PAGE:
It's program dependent, meaning different frequencies distort differently.
The controls are simple - there’s a drive dial that increases the amount of distortion, and a gain slider that lets you chain the output gain.
One more cool thing to know about this plugin is that it was designed by using AI and by constantly looping a signal distorted with transistors into this AI.
This way the program could measure and create as accurate of an emulation of the harmonics as possible.
Free Ranger lets you control 4 bands, with which you can shape the sound of your master.
This plugin is a little bit older, but it’s a great and easy to use one nonetheless.
The SPL Free Ranger lets you take control of 4 bands:
Additionally, you can switch between 4 different EQ settings to compare and adjust the output level.
The bands that are highlighted are the ones that can be controlled.
Although 4 bands don’t seem like enough for mastering, if you use this plugin for subtle changes that shape the sound, and not for surgical equalization , it’ll work well.
For more free equalizer plugins, take a look at this video:
Subfilter helps you shape the low end of a master or drum stem.
If you’re having trouble getting your kick and sub to come through a dense mix, or maybe your master is sounding thin and lacking the texture needed for a low-frequency range, try the Subfilter.
The settings are easy to understand. Tight Punch introduces a high-pass filter with a resonance filter at the cutoff.
The amplitude of that resonance filter can be alternated between Low, High, and Extreme.
Lastly, Low End introduces a parallel bandpass filter above the cutoff to amplify those frequencies. This dial affects that band-pass filter in dB.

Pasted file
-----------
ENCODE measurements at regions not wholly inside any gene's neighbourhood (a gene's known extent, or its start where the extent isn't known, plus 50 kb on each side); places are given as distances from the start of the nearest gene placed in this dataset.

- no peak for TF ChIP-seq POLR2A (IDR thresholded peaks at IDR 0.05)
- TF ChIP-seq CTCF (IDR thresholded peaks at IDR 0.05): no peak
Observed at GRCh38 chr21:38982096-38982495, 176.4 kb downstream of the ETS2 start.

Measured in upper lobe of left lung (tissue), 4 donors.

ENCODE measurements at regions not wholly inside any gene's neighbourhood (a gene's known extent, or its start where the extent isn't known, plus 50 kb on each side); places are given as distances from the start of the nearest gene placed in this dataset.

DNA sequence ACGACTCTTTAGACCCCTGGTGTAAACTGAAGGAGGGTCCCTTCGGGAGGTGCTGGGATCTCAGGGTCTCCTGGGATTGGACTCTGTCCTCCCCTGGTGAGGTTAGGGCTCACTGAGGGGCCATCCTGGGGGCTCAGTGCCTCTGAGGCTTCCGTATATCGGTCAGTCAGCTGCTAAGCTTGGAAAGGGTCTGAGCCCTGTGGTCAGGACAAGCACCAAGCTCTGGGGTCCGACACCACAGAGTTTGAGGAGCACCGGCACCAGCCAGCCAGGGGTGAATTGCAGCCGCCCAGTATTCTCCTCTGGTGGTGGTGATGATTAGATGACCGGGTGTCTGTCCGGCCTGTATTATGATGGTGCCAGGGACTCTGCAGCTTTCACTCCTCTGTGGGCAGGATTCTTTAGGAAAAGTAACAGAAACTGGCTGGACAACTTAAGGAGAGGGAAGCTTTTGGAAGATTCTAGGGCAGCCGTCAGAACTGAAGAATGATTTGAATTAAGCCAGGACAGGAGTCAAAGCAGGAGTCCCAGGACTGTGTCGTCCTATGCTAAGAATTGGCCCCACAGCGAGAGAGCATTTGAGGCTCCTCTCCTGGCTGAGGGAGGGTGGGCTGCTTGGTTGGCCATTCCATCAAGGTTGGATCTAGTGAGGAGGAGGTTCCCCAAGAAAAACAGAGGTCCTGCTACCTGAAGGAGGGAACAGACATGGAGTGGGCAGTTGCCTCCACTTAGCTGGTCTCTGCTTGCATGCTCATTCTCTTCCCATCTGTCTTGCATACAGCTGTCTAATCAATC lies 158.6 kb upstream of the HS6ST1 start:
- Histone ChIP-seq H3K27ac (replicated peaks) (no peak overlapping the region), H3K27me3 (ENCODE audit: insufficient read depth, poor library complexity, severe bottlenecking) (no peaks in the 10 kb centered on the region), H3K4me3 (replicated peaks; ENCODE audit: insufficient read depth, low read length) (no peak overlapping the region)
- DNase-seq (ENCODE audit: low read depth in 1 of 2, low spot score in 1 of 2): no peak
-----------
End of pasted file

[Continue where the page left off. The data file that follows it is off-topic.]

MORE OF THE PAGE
Notice that the resonance filter can be severe. Compensate for this by reducing the Low Band function.
If you’re mastering, keep these settings low since it really doesn’t take much to change a signal.
Furthermore, keep the relationship between the Tight Punch and Low End functions in mind since the frequency you set for the Tight Punch will determine the frequency of the band-pass filter.
One more thing, I’d recommend lowering the amplitude of the Low-End dial to compensate for how aggressive the resonance filter is. Otherwise, the effect may be too aggressive.
Niveau Filter is seemingly simple, but uses complex curves to shape a master.
The Niveau Filter is somewhat deceptive. At first glance it seems like an incredibly basic plugin; however, the controls are intertwined in a way that isn’t obvious.
Essentially, the plugin is a tilt filter with which you can quickly alter the relationship of the low and high-frequency spectrum.
The EQ Gain dial on the left is the gain of the high or low frequencies, and the EQ Frequency dial on the right is the point at which the tilt begins.
Additionally, the 10x button multiples the value of the dial on the right by that number, drastically changing where this tilt begins.
All of this seems simple enough, but when we observe the curves that this plugin makes, we can begin to see that the tilt isn’t as simple as we imagined.
The curvature of the filter is more hyperbolic than linear, which has a huge impact on the timbre of the track.
Although it’s visually one of the simplest plugins on this list, the works behind it have the greatest potential to aid or impair the quality of your master.
That said be careful how you using this plugin.
Whether you’re trying to compress, expand, distort, or equalize your master, there’s an analog emulation plugin here that can improve it.
If you do decide to try these plugins, let us know the results!